A space formed by the chimney back, the chimney jambs and the chimney breast in which solid fuel is burned for the purpose of heating the room into which it opens. The relevant performance criteria for fireplaces and chimneys are covered in Building Code clauses B1 Structure, B2 Durability and C1 Outbreak of Fire.


Gas Heating and Fire


Ensure your gas heater is flued (exhaust fumes run outside): unflued gas heaters, such as stand alone units using gas bottles, emit toxic gases and water vapour

– adding moisture and dangerous fumes to the interior of your home.

Efficiency is important. Though gas heaters are the cleanest burning fossil fuel, some are more efficient than others so make sure yours is at the higher end of the scale. Ideally, look for condensing gas heaters.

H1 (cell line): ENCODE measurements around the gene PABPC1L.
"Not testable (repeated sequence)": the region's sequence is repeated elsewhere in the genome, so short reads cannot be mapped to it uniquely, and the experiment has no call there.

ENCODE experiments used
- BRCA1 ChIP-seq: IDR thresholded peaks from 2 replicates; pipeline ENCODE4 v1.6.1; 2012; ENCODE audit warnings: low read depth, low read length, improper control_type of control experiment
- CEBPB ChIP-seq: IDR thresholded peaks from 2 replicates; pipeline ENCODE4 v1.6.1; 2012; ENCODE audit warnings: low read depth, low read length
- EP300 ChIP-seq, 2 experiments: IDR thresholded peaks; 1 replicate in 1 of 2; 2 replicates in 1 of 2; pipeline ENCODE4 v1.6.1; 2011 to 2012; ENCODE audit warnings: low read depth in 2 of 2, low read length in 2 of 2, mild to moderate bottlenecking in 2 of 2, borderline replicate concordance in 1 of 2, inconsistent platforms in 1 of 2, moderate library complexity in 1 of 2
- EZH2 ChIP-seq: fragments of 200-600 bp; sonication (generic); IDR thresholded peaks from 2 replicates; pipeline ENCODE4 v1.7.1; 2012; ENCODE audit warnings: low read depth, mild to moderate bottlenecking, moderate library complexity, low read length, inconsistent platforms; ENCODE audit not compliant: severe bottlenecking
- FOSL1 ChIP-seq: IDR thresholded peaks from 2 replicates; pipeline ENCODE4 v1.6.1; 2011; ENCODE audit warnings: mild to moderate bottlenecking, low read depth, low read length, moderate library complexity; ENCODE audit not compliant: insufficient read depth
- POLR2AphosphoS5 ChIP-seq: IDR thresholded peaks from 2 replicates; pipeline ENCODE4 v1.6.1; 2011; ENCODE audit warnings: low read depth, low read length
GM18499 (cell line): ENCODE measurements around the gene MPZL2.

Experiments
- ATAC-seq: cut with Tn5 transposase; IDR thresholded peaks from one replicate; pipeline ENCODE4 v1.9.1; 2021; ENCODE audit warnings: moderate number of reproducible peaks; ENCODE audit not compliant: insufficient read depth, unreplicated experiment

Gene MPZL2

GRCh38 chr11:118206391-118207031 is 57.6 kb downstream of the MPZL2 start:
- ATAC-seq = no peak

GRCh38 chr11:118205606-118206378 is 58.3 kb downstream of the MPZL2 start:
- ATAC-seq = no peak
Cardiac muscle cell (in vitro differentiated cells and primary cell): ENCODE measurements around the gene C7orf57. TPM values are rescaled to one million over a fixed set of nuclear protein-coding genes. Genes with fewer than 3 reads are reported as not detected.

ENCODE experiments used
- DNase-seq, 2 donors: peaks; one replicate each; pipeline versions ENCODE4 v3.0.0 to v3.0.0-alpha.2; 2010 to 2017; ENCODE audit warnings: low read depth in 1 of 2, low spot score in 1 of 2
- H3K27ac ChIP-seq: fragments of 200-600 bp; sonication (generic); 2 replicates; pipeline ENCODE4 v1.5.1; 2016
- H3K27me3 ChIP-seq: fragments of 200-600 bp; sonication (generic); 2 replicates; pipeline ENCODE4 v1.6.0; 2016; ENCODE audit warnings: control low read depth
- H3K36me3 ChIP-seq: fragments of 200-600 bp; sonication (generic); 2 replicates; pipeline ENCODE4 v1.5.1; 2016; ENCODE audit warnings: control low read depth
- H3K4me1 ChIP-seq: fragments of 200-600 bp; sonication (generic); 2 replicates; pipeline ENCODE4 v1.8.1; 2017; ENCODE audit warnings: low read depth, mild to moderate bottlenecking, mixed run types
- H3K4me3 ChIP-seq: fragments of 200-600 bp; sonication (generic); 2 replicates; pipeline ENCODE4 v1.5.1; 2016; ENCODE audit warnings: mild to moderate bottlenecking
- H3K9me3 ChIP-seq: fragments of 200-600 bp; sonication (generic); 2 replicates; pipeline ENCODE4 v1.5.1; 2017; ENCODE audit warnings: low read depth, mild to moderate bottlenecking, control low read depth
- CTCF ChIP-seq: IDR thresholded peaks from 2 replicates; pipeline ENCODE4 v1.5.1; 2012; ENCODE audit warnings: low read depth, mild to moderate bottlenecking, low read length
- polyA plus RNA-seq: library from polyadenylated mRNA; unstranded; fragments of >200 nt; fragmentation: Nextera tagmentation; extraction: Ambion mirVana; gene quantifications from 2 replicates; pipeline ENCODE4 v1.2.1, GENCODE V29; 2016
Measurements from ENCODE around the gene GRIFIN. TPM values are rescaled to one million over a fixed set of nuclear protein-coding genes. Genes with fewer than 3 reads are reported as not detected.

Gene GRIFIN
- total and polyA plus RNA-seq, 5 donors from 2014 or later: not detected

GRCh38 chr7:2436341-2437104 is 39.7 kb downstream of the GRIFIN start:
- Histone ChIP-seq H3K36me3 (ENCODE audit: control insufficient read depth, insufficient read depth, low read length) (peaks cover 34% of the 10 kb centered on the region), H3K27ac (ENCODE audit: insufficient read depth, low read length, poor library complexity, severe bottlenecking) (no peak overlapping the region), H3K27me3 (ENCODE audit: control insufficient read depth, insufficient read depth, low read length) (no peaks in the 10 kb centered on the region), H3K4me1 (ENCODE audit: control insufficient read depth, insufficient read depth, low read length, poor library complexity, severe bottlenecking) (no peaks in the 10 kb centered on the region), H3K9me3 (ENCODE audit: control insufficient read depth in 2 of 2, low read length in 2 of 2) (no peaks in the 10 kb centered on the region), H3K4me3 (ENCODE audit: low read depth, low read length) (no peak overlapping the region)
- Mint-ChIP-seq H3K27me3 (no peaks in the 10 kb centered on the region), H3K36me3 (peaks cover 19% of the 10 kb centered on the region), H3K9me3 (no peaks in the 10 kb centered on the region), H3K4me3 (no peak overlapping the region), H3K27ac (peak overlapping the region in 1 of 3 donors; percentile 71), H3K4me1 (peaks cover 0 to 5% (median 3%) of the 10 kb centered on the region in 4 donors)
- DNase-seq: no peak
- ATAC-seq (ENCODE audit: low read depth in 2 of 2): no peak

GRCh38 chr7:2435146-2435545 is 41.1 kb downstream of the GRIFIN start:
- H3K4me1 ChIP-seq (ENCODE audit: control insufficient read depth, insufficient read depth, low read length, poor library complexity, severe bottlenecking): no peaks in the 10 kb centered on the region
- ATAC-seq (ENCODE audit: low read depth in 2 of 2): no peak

If you live in an area that has no gas supply, you can have large tanks that are delivered to you and changed out as required.

Decorative gas fireplaces are more for ambience and interior décor than for heating – as a general rule, their efficiency is at the lower end of the spectrum.

Gas heaters may need electricity to run, so they are often not a guarantee of heating in the event of power failure.

As with wood burners, you will need a building consent for a fixed gas heater to be installed and you must use a Registered Gasfitter. 

Gas heaters must be installed by a Registered Gasfitter and a Gas Certificate must be issued for the installation. Electrical work should be carried out by a Registered Electrician and, if required, an Electrical Certificate of Compliance issued.

Consumer magazine reports that gas heaters are comparatively expensive to run. Their findings are that woodburners are cheapest, then heat pumps.